At a systems level, institutions, governments and agencies are struggling to get a handle on the patterns underlying the root causes of addictions while staring down the tidal wave of impacted people arriving for treatment and support. Systems like health care, policing, emergency services and social agencies are struggling to identify the appropriate leverage points to get a handle on service levels and support strategies. At this systems level, dedicated leaders are seeking to combat the negative forces that feed a drug trade designed to prey on people weakened by disassociation, lack of self-worth and mental health disorders. Trust is difficult to maintain within these systems when the systems themselves are under continual scrutiny and judgement. The challenges facing these systems are complex and multi-faceted – there’s no silver bullet.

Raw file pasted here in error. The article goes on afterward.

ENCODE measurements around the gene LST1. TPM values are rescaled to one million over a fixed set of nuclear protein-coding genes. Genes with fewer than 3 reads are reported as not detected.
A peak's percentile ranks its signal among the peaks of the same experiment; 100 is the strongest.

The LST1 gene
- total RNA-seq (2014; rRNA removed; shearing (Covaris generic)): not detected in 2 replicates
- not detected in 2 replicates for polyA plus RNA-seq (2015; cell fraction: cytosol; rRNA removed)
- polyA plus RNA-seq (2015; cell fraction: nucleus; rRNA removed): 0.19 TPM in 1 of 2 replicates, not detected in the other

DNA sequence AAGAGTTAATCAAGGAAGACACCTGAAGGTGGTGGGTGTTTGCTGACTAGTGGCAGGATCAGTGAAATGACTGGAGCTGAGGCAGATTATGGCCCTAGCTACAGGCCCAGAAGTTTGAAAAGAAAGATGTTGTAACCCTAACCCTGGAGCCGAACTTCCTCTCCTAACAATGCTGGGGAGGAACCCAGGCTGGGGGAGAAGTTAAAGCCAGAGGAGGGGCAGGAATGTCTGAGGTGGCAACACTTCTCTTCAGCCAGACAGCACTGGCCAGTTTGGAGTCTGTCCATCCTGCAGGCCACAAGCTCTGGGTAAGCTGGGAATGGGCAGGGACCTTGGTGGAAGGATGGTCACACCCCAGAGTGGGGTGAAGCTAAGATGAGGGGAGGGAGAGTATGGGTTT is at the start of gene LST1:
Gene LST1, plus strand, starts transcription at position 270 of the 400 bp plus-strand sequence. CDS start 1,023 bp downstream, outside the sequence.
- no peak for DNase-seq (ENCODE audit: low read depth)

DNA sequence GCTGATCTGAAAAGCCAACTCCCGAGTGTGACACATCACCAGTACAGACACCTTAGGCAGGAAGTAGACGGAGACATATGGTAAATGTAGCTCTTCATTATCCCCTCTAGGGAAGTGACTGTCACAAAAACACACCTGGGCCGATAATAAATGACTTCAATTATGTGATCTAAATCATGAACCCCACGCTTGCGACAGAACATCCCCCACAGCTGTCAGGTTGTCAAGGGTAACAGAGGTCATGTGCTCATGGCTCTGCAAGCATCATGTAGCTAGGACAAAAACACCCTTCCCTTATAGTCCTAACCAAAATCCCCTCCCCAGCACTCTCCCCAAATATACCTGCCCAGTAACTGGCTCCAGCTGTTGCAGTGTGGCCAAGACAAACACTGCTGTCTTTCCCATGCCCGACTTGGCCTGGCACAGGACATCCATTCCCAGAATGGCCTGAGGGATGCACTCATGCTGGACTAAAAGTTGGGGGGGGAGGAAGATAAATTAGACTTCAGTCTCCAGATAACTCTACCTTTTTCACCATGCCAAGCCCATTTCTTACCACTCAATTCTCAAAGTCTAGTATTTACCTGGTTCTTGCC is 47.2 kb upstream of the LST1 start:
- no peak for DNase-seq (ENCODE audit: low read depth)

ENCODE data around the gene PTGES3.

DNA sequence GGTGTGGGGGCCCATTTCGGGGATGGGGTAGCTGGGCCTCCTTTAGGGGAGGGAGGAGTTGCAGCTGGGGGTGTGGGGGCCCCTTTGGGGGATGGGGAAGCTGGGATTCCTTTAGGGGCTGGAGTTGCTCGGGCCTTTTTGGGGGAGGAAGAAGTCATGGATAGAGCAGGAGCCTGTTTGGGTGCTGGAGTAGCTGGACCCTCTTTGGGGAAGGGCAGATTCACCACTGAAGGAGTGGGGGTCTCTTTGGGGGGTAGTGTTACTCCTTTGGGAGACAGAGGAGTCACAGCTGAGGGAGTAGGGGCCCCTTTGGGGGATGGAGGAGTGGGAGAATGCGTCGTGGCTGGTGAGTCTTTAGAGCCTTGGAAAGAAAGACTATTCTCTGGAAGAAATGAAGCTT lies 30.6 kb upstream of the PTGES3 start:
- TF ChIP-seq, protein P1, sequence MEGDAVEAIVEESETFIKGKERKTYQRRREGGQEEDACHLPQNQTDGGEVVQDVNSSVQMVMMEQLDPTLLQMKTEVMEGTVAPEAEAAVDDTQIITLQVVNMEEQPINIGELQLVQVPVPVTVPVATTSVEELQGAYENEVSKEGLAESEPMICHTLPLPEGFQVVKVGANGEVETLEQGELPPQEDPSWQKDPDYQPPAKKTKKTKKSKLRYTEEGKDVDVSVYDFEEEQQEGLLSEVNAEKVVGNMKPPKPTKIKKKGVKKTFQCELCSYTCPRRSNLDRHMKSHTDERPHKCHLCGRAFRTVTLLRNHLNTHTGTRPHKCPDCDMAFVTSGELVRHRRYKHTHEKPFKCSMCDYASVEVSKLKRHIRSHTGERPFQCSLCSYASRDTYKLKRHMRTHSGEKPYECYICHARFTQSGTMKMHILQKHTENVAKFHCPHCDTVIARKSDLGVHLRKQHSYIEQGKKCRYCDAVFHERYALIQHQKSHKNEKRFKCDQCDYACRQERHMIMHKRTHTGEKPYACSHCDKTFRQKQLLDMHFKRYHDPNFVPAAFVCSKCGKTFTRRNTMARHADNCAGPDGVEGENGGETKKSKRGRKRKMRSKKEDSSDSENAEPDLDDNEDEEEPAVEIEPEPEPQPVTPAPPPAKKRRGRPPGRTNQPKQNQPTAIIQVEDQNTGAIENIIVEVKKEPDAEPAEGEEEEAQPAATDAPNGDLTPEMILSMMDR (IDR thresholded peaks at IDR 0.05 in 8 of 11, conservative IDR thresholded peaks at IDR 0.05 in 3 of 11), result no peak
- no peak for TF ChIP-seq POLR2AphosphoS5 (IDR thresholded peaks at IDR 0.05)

Front line workers within these systems face the same scrutiny, while at the same time encountering life-threatening circumstances on a daily basis. We trust these people to administer life-saving interventions like naloxone, oxygen and CPR to people experiencing overdoses – and we expect that they will continue on an ongoing basis. Without much thought, we hope and trust that these front line workers have access to supports and trusting relationships within their own lives to facilitate the dedication to their profession.